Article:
December 5, 2016

The biological foundations of justice

by Prof. Nathan H. Lents

Cross-posted with the permission of Prof. Nathan H. Lents, originally posted at The Human Evolution Blog.


It’s not immediately obvious why we should consider animal behavior when we think about how best to craft a system of justice for our society. After all, society, by definition, is all to do with complex culture, an anthro-specific affair. Further, systems of justice have no parallel in the animal world from which to learn.

Fortunately, neither of those statements is true. Our social behaviors only seem complex. In reality, we are driven by the same instincts, drives, and emotions as other social animals. The parallels between human and animal behaviors are striking when you look closely. At the same time, many animals have complex and interwoven social relationships. While they may be simpler than ours, animals do live in societies and they do create culture.

Social gathering of six bonobos at the San Diego Zoo. (Credit: W. H. Calvin 2006.)

Secondly, animals most definitely do have suites of behaviors we can characterize as systems of justice.

For example, inspired by a very famous experiment with capuchin monkeys, it has been discovered that monkeys, apes, dogs, and a growing list of other mammals, can recognize and protest unfair conditions. More recently, we have seen that chimpanzees will sometimes stand up against unfair treatment, even when they are the beneficiary. There is research on animal empathy and altruism and how many animals approach social relationships in ways eerily similar humans. There are powerful lessons for how the seemingly human passion for justice actually evolved long before and serves important functions for social mammals.

Another example: Many social animals engage in play behaviors as juveniles and use play to (among other benefits) train young members of the group on the intricacies of proper social behaviors. Animals employ various forms of punishment including social isolation, loss of privileges, and even corporal punishment. The way these punishments are applied and experienced by animals bears striking resemblance to our most effective modes of rehabilitative and restorative justice. They also help explain why purely punitive modes of justice usually fail. Animals apply justice in a very specific way and we are at our best when we follow the same pattern.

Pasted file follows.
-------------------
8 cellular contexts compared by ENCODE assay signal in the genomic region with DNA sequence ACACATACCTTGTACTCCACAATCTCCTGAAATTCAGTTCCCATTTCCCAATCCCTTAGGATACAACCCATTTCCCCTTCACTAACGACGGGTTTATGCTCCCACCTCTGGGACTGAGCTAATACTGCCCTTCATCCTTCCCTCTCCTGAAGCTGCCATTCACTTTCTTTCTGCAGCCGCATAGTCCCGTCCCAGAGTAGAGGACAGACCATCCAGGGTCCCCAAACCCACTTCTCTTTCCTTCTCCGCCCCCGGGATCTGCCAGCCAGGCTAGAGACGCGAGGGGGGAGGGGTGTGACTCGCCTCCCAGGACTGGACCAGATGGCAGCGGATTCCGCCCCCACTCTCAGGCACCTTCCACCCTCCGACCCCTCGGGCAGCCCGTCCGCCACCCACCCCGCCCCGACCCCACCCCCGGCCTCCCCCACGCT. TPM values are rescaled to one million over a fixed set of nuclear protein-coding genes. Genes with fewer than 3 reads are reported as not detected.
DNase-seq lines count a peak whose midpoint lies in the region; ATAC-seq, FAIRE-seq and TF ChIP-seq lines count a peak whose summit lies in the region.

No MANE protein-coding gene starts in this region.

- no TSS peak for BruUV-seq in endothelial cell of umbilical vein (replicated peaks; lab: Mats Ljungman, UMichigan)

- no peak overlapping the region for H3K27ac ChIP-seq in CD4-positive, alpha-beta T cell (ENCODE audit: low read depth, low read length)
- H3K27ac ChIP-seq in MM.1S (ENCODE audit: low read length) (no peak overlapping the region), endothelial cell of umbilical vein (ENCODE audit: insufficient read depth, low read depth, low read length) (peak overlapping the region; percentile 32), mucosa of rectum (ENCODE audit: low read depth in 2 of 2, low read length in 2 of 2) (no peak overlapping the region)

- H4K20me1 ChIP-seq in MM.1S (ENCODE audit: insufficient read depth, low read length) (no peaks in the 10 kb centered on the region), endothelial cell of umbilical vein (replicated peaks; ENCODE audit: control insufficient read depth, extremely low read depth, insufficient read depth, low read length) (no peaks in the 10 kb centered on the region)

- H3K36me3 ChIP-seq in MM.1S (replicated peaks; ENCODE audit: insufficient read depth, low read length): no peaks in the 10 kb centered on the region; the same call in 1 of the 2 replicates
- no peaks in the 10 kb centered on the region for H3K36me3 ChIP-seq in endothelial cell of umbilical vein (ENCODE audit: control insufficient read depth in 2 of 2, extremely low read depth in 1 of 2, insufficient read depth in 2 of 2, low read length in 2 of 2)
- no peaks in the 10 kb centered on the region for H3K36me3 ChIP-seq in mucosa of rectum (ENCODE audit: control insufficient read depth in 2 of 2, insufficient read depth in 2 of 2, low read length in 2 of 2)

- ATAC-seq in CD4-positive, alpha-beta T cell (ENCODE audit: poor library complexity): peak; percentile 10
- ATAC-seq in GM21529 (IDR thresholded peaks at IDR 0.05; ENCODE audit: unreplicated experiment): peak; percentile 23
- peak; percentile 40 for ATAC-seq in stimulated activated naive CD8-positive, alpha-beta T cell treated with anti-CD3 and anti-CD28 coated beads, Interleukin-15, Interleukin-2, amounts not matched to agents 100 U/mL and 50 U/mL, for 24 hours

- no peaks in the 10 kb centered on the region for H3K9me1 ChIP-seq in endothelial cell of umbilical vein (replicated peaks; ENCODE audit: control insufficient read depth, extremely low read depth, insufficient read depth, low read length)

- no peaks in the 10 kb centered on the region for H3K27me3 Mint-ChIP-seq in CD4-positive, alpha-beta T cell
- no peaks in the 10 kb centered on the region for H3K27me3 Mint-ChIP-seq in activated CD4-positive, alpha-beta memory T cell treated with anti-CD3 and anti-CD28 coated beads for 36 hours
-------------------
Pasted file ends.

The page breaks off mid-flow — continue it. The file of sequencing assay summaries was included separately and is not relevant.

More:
Dr. Nathan H. Lents recently published Not So Different: Finding Human Nature in Animals (Columbia University Press, 2016)

Animals use handicaps to level the playing field, offer apologies for infractions against social order, and enforce rules and norms of behavior. Of course, humans do all of this as well and for all the same reasons. But what are those reasons? This is the key, in my view, towards building a criminal justice that works in concert with our inherent nature, our built-in social instincts and drives. It’s not just more humane; it is more effective, and the data bear this out, and the study of animal behavior shows us why.

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Written by

Professor Nathan H. Lents is a tenured associate professor of molecular biology at John Jay College of the City University of New York, a visiting professor at the University of Lincoln (UK), and author of "Not So Different: Finding Human Nature in Animals" (Columbia University Press, 2016). Professor Lents conducts research in three areas: forensic botany, the human microbiome, and teaching/learning biology at the college level. His work has been funded by the NIH, NSF, US Dept. of Ed, and the Susan G. Komen Breast Cancer Foundation. He also maintains The Human Evolution Blog and authors most of its content.

The views expressed above do not necessarily represent those of Visionlearning or our funding agencies.

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